The Supreme Court did not respond to questions regarding the allegations. ProPublica also reported that Thomas did not respond to a list of questions. 

Legal experts say the court’s actions on these allegations will be indicative of the court’s values as a whole. 

“It's somewhat uncharted territory to see whether the Supreme Court at this point in time would say, ‘well, in fact, we're not truly subject to these laws. We were only honoring them by virtue of our own voluntary choice, but, because of separation of powers issues, that can't be enforced against us,’” Caroline Fredrickson, a distinguished visitor from practice at Georgetown Law, said in a phone interview. “I think that would be a really bad look for the court. … This kind of puts the stake through the heart of the idea that these justices are ethical, moral and follow some kind of a code of conduct.”

It's not yet clear if the reporting will prompt an investigation like the one Chief Justice John Roberts launched last year following the leak of the landmark opinion in Dobbs v. Jackson Women’s Health Organization that overturned Roe v. Wade.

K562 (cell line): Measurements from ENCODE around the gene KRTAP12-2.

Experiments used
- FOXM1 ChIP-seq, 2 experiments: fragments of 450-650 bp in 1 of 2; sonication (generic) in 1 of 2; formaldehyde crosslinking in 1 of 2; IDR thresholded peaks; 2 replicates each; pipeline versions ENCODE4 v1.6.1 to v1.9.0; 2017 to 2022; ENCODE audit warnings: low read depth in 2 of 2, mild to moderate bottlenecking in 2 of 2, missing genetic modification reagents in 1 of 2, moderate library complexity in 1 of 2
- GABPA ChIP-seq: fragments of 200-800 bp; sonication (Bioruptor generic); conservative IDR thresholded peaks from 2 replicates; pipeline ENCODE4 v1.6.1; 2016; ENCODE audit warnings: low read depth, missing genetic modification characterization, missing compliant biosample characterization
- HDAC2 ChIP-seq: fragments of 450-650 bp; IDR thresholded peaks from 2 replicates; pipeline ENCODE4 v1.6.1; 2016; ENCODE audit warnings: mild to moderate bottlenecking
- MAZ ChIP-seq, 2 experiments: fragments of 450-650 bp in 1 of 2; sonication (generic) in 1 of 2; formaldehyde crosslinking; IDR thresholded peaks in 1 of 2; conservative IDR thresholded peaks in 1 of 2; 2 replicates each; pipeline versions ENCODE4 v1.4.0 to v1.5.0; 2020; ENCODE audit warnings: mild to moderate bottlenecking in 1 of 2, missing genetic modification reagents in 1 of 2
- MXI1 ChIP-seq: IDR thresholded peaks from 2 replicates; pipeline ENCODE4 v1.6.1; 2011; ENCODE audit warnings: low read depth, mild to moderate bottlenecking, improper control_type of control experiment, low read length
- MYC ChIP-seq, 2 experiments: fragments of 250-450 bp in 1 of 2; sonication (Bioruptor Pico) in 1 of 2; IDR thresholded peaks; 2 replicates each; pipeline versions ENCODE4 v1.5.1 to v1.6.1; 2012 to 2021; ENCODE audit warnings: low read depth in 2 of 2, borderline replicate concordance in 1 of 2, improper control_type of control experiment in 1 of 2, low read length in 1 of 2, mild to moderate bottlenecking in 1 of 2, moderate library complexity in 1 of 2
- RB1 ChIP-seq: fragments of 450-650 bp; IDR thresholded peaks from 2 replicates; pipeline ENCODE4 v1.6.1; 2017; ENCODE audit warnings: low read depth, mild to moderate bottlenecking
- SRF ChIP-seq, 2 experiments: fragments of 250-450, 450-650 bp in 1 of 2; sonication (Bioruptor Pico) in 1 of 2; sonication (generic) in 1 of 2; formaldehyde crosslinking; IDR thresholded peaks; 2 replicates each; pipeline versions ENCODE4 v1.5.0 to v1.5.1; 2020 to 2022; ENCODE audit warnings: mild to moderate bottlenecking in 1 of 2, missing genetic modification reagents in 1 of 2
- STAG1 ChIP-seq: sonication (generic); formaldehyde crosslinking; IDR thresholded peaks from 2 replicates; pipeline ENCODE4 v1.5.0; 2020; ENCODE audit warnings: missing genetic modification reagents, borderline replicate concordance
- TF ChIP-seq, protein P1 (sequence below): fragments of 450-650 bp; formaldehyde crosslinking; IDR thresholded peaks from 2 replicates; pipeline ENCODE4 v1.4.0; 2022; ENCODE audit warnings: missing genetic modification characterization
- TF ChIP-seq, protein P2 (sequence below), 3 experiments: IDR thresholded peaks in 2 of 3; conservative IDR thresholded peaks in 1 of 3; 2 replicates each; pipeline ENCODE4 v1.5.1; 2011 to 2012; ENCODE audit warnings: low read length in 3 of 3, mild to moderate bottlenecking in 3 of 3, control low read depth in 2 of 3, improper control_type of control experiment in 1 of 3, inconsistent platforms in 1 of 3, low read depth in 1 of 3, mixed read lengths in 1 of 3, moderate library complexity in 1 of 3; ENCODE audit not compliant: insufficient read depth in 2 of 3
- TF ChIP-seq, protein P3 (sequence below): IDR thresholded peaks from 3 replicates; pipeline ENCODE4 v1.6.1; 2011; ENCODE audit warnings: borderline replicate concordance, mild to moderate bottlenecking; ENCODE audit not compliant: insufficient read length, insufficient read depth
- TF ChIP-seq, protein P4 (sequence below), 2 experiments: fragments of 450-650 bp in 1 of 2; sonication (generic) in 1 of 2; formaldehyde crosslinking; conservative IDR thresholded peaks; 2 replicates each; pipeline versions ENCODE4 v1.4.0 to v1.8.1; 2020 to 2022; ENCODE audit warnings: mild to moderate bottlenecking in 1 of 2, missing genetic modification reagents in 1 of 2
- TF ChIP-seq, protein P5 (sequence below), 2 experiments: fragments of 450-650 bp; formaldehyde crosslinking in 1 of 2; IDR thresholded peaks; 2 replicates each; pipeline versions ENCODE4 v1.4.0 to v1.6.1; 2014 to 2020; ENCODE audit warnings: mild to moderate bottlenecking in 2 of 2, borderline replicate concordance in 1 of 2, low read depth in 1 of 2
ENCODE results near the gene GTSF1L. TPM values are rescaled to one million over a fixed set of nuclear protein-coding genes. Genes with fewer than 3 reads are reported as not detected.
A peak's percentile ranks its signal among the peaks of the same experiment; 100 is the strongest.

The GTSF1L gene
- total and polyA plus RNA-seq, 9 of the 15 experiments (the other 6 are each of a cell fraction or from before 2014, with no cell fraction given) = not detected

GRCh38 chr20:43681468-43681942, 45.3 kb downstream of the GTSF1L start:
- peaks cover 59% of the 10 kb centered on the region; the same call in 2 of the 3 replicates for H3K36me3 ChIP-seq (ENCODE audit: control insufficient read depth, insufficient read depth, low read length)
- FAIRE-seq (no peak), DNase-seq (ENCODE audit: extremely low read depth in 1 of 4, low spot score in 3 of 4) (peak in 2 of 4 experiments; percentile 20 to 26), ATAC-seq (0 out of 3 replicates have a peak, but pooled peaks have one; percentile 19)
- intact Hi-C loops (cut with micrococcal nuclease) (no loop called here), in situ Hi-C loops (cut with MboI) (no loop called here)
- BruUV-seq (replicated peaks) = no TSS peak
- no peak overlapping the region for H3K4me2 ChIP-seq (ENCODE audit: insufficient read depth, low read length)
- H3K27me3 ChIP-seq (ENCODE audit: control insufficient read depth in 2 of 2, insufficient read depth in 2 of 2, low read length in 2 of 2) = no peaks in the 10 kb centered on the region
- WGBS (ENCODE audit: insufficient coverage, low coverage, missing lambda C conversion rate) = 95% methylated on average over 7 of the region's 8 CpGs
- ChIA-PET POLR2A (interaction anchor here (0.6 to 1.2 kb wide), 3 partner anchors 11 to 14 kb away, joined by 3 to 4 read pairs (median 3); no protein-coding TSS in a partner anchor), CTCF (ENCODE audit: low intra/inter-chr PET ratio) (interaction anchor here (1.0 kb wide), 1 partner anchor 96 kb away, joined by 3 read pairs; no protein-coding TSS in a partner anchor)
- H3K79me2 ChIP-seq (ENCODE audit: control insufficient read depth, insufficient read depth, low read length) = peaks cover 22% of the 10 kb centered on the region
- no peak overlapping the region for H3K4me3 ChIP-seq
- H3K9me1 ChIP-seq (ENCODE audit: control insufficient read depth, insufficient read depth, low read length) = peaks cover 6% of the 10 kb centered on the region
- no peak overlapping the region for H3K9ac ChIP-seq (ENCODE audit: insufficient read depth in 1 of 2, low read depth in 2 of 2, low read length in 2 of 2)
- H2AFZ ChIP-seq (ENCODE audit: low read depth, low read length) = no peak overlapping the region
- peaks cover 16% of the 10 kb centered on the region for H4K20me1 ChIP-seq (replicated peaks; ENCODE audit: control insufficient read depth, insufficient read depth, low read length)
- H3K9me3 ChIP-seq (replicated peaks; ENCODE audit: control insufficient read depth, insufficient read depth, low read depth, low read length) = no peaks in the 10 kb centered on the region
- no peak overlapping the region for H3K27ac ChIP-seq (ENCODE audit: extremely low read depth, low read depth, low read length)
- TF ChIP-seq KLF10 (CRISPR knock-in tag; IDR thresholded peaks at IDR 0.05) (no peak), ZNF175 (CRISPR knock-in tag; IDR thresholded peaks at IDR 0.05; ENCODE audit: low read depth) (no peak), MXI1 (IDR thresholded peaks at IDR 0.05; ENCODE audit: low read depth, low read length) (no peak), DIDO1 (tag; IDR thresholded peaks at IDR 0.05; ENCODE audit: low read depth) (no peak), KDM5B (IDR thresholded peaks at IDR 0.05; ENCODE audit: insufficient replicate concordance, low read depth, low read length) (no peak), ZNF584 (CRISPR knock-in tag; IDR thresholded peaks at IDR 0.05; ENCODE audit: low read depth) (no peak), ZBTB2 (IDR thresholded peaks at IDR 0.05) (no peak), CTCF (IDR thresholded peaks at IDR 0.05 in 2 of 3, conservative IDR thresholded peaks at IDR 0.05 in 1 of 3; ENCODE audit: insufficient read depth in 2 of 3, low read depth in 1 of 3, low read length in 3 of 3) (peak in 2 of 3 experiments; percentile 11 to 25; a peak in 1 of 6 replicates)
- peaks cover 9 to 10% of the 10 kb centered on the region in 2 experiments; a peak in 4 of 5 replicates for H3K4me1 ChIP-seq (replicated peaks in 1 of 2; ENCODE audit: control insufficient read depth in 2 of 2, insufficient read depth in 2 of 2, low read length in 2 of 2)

“I think the Supreme Court was certainly very energized about pursuing the leakers of the Dobbs decision,” Fredrickson said. “Why don't they investigate this? This is the most profound ethical breach I think we've seen from the court in a long time.” 

Some on the left have called for Thomas’ resignation or impeachment. 

“This is beyond party or partisanship,” Democratic Representative Alexandria Ocasio-Cortez wrote on Twitter. “This degree of corruption is shocking — almost cartoonish. Thomas must be impeached.” 

The progressive advocacy group Alliance for Justice said Thomas should leave the bench and called on Roberts and the U.S. Courts Judicial Conduct Committee to investigate the reported ethical breach.